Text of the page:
Pride Comes Before A Fall
By Senor Service
Updated Saturday, 11th September 2010
Our correspondent from Spain managed to make the game against Lichtenstein and offers his view of the aftermath.
As you drive and get nearer Hampden you see more and more tartan of course and see more and more optimistic fans, others attending for the outing with friends, others still out of habit. All are to be congratulated because there has been nothing recently on the park that would suggest an exciting feast of football lay ahead.
As usual when (arguably) lesser opposition are involved the press had fed us all a feast of a different sort by describing and emphasising the amateur status, the part time players and their lack of scale. Of course, by implication they were inferring that as the Scotland players were the exact opposite, (professionals, full time, highly skilled) then the game would be one sided. How wrong that turned out as we now know, no matter the result.
The fans of course had turned out in their mix of national costumes dressed up as Jacobites for battle; coincidentally the Scotland players appeared dressed up as a team- but that was where the similarity to a team ended, again as we all now know.
The match has been spoken about elsewhere but it is more interesting to consider the comments post match about the performance. Did the Manager watch the same match? No criticism of individual players, just "pride" in the performance. "Pride"! That view was as inaccurate as the comments the next day that the booing of the Lichtenstein anthem (nice lyrics, shame about the tune) was from "a small section" of the crowd- what rubbish! The jeers came from all but the main stand.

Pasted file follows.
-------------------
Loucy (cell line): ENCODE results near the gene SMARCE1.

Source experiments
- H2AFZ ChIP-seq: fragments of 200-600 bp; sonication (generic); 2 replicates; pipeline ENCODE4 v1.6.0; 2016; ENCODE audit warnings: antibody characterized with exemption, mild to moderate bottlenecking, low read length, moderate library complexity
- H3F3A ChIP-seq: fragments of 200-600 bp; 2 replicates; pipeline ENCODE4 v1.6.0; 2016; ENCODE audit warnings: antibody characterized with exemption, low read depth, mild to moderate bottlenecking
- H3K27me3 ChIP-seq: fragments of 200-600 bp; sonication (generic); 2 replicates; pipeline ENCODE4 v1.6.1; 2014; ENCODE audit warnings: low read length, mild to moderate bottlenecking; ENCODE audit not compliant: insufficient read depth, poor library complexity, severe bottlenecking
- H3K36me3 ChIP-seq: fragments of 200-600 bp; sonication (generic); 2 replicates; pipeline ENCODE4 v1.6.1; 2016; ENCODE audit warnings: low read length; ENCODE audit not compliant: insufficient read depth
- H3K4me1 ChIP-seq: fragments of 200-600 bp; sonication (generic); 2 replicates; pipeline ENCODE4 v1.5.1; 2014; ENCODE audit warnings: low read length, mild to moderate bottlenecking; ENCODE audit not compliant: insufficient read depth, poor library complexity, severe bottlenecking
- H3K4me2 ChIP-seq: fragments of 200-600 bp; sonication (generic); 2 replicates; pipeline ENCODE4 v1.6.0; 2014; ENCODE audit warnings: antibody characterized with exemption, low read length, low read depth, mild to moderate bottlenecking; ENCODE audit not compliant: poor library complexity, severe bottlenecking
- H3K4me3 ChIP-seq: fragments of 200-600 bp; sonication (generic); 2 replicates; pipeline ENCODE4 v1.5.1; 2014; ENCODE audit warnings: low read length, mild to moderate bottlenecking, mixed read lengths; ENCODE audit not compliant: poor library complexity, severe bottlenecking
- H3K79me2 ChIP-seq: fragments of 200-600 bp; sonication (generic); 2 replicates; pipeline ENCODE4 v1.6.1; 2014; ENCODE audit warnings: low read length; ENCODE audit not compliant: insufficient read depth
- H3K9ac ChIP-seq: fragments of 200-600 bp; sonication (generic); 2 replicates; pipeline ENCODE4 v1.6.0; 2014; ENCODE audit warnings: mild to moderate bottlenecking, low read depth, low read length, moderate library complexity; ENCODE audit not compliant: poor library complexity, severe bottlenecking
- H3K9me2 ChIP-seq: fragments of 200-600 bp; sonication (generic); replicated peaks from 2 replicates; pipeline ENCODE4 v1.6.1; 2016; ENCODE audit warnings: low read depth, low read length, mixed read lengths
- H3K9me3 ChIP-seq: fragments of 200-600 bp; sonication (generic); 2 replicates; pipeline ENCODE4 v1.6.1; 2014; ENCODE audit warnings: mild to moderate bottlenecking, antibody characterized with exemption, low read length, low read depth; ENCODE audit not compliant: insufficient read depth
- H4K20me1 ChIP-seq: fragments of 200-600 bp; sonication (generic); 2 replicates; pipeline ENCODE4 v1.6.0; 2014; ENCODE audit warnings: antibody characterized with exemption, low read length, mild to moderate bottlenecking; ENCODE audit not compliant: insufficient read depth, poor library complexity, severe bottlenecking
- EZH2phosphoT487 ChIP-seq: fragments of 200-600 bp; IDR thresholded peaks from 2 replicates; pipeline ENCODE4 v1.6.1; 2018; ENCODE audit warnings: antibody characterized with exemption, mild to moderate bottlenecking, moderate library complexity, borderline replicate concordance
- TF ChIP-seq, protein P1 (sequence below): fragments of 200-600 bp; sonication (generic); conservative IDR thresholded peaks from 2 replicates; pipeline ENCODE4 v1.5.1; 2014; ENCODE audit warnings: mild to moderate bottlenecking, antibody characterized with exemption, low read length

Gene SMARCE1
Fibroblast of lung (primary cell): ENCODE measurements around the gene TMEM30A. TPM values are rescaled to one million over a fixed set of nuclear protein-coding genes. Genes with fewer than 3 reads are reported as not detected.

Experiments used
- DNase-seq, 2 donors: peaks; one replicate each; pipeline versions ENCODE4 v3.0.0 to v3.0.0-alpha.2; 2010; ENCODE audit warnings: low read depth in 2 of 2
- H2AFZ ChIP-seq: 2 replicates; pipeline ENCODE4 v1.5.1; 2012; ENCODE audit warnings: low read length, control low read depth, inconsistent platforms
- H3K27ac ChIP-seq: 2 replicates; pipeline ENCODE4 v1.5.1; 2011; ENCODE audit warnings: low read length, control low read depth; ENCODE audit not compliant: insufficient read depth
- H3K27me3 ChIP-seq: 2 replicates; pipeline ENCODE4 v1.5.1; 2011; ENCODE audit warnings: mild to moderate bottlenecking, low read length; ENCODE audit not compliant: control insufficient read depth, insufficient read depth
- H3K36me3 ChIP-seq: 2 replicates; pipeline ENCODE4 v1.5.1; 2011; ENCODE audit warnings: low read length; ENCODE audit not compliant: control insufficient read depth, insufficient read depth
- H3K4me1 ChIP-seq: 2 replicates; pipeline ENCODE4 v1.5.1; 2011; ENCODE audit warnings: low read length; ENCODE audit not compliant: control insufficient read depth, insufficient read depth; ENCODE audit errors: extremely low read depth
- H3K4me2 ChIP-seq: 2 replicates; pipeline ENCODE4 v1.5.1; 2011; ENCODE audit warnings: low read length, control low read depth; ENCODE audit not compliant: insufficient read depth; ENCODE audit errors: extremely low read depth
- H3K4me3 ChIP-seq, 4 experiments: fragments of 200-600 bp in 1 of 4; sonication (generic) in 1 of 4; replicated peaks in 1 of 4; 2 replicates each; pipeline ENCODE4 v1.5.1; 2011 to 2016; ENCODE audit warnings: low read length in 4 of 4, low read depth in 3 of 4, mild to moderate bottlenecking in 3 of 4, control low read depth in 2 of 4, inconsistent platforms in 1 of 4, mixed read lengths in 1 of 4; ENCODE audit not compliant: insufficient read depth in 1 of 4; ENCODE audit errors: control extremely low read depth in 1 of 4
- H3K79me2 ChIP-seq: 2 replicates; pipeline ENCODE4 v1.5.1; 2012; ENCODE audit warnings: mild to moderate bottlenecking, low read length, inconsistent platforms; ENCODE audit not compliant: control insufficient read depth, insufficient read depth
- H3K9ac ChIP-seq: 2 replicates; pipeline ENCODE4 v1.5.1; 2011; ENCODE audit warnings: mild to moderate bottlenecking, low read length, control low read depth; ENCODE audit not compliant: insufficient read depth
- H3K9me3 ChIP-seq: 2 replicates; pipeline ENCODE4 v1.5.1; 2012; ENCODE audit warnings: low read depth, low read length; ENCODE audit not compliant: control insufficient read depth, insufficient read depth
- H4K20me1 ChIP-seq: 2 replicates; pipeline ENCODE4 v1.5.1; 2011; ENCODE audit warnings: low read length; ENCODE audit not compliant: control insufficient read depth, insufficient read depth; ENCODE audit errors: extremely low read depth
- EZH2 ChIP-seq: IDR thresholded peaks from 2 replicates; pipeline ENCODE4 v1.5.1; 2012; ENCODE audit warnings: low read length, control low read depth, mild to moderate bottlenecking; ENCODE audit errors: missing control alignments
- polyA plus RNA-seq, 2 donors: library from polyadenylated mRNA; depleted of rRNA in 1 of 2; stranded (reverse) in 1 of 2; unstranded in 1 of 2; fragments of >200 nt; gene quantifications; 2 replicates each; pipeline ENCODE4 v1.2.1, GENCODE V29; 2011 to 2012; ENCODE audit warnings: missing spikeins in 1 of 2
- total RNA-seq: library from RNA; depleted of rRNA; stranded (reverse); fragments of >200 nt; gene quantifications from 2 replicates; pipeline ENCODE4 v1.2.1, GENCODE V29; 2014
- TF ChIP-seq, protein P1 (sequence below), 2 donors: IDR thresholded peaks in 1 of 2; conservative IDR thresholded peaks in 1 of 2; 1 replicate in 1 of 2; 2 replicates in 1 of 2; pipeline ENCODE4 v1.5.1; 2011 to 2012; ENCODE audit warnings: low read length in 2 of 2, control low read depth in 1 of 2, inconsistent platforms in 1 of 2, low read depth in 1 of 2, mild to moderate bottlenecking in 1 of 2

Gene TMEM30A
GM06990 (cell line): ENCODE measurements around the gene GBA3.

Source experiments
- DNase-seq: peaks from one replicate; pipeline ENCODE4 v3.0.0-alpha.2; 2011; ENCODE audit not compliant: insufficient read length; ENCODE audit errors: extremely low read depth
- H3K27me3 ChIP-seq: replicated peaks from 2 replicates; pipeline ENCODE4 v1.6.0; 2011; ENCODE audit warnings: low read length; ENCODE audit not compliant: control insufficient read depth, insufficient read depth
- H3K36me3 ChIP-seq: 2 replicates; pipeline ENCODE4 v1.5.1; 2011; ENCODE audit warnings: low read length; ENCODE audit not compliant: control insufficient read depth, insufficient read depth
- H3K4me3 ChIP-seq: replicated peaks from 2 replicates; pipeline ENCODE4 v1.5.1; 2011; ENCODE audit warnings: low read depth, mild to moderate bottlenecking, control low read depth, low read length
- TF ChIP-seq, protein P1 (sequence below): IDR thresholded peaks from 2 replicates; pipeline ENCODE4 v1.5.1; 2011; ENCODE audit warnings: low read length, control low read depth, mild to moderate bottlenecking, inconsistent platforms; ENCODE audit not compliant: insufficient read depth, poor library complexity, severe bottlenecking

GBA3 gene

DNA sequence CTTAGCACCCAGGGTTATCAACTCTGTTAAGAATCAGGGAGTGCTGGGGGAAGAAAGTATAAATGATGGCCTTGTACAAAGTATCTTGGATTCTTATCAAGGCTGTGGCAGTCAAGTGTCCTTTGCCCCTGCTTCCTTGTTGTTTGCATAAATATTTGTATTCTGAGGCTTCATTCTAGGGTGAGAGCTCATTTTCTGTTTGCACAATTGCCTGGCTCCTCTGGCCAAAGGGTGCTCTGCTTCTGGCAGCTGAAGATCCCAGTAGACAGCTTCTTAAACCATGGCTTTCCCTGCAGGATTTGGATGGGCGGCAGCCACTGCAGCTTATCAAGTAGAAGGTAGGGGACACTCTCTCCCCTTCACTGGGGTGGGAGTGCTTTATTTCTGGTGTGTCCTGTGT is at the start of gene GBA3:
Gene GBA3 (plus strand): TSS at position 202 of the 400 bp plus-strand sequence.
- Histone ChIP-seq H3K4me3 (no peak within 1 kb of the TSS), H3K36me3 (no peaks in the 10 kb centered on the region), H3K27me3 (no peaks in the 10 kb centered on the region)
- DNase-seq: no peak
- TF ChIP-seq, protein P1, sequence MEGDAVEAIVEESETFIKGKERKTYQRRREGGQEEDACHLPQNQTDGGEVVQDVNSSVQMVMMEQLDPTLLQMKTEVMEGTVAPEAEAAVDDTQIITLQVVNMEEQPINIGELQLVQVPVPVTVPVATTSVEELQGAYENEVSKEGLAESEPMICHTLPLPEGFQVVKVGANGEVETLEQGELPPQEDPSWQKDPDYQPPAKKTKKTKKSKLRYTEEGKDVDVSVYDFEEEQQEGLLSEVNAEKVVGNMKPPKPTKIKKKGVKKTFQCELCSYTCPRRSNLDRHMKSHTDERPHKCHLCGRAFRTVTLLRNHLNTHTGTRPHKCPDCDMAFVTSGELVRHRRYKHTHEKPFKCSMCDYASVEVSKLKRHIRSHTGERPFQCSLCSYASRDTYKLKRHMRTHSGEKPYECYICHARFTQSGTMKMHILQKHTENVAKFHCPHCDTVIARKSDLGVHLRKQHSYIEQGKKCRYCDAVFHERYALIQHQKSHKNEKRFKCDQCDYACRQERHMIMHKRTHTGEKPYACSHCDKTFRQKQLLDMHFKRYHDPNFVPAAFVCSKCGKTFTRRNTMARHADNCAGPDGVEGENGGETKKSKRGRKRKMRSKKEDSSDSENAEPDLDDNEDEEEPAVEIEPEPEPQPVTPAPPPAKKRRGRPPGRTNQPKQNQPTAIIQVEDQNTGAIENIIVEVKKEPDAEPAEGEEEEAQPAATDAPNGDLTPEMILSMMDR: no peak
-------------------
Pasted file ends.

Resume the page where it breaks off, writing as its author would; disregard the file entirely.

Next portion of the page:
Why does the Manager not be brave for once and tell some home truths to make performance by the players truly accountable to the fans who have paid to see them and who just get confused when the Manager uses phrases like "honest, gutsy, persistent" to describe the team performance on a night when the performance made it easy to think the teams had swapped strips before the match. This from a Manager who had his run ins with the SFA and SPL as a club manager and who accused them and some referees of a lack of honesty. Now he is part of the establishment.
Honesty about players performance would mean the player or players would decide to "concentrate on Club football". So the cycle will continue unless and until the SFA decide to do a Switzerland and invest wholly in youth football, acknowledging that that means 10 years in the wilderness before any hope of improvement on the pitch - consider we are already in that wilderness except we pretend otherwise.
Ger Harley (firstname.lastname@example.org)
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